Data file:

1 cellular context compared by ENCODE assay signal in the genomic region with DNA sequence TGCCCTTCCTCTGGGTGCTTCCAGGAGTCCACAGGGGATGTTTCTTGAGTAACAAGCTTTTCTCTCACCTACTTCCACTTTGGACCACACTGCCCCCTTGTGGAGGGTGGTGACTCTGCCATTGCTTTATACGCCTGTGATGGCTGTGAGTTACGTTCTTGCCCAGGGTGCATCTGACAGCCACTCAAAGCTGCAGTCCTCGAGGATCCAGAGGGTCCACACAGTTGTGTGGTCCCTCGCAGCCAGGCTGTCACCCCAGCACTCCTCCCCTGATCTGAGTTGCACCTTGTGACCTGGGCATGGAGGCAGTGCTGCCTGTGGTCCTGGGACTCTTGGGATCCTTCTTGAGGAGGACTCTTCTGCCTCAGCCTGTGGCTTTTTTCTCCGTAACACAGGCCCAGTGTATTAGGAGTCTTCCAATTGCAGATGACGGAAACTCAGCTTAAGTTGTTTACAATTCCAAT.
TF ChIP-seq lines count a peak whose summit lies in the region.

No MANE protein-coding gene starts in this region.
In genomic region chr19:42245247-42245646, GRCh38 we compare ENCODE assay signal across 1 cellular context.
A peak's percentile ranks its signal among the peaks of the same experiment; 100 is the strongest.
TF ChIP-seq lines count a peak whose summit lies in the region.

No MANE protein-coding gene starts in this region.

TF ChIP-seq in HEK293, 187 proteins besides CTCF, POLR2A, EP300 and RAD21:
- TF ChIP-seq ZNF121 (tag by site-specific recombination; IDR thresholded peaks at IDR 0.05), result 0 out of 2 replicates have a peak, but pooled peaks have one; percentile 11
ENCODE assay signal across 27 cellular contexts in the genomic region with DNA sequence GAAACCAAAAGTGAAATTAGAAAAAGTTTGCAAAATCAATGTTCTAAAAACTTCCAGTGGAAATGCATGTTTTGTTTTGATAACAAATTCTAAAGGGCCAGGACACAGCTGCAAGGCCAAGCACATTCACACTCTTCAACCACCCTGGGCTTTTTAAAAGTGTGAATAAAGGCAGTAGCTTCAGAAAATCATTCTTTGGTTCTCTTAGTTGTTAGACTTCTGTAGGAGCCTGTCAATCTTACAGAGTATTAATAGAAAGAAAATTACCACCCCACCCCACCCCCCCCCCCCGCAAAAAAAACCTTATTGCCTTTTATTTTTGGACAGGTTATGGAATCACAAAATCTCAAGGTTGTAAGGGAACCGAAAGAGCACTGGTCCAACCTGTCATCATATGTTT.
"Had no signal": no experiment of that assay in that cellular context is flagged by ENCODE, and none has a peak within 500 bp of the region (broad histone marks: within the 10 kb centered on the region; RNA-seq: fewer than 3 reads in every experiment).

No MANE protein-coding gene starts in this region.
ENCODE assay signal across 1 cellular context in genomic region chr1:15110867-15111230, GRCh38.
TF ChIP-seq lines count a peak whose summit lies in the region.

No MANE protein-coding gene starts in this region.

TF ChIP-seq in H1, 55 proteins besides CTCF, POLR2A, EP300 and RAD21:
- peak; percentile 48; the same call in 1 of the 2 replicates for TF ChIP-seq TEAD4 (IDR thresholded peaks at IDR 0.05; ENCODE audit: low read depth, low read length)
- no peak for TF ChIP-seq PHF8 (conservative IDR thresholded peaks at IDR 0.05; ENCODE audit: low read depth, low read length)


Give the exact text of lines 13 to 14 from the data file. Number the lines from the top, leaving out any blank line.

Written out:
ENCODE assay signal across 1 cellular context in genomic region chr1:15110867-15111230, GRCh38.
TF ChIP-seq lines count a peak whose summit lies in the region.